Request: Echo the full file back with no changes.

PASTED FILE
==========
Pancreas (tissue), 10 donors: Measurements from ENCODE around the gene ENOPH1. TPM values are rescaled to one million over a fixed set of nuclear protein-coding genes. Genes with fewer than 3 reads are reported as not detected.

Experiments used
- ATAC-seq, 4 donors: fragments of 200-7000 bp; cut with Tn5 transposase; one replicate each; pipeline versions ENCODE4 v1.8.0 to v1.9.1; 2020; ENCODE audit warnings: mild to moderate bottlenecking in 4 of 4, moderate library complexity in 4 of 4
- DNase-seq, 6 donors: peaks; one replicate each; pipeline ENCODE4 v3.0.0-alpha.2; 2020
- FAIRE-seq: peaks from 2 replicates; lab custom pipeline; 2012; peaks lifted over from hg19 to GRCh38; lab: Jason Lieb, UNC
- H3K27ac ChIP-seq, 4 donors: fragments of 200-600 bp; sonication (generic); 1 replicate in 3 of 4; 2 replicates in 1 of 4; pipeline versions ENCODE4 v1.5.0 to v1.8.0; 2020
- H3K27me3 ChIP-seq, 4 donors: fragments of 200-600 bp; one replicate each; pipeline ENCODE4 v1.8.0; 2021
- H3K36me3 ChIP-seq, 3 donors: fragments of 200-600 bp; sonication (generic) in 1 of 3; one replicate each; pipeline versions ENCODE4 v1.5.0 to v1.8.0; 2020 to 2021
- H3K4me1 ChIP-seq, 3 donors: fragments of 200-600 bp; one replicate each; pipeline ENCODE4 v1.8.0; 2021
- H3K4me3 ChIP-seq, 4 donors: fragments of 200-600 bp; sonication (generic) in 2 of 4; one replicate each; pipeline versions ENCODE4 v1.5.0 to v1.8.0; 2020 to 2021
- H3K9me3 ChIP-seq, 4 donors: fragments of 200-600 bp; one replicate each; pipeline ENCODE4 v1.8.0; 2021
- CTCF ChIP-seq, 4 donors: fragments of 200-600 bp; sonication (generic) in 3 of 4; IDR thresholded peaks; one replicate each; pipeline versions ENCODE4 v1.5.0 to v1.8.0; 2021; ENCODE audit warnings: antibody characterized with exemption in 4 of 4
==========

Pancreas (tissue), 10 donors: Measurements from ENCODE around the gene ENOPH1. TPM values are rescaled to one million over a fixed set of nuclear protein-coding genes. Genes with fewer than 3 reads are reported as not detected.

Experiments used
- ATAC-seq, 4 donors: fragments of 200-7000 bp; cut with Tn5 transposase; one replicate each; pipeline versions ENCODE4 v1.8.0 to v1.9.1; 2020; ENCODE audit warnings: mild to moderate bottlenecking in 4 of 4, moderate library complexity in 4 of 4
- DNase-seq, 6 donors: peaks; one replicate each; pipeline ENCODE4 v3.0.0-alpha.2; 2020
- FAIRE-seq: peaks from 2 replicates; lab custom pipeline; 2012; peaks lifted over from hg19 to GRCh38; lab: Jason Lieb, UNC
- H3K27ac ChIP-seq, 4 donors: fragments of 200-600 bp; sonication (generic); 1 replicate in 3 of 4; 2 replicates in 1 of 4; pipeline versions ENCODE4 v1.5.0 to v1.8.0; 2020
- H3K27me3 ChIP-seq, 4 donors: fragments of 200-600 bp; one replicate each; pipeline ENCODE4 v1.8.0; 2021
- H3K36me3 ChIP-seq, 3 donors: fragments of 200-600 bp; sonication (generic) in 1 of 3; one replicate each; pipeline versions ENCODE4 v1.5.0 to v1.8.0; 2020 to 2021
- H3K4me1 ChIP-seq, 3 donors: fragments of 200-600 bp; one replicate each; pipeline ENCODE4 v1.8.0; 2021
- H3K4me3 ChIP-seq, 4 donors: fragments of 200-600 bp; sonication (generic) in 2 of 4; one replicate each; pipeline versions ENCODE4 v1.5.0 to v1.8.0; 2020 to 2021
- H3K9me3 ChIP-seq, 4 donors: fragments of 200-600 bp; one replicate each; pipeline ENCODE4 v1.8.0; 2021
- CTCF ChIP-seq, 4 donors: fragments of 200-600 bp; sonication (generic) in 3 of 4; IDR thresholded peaks; one replicate each; pipeline versions ENCODE4 v1.5.0 to v1.8.0; 2021; ENCODE audit warnings: antibody characterized with exemption in 4 of 4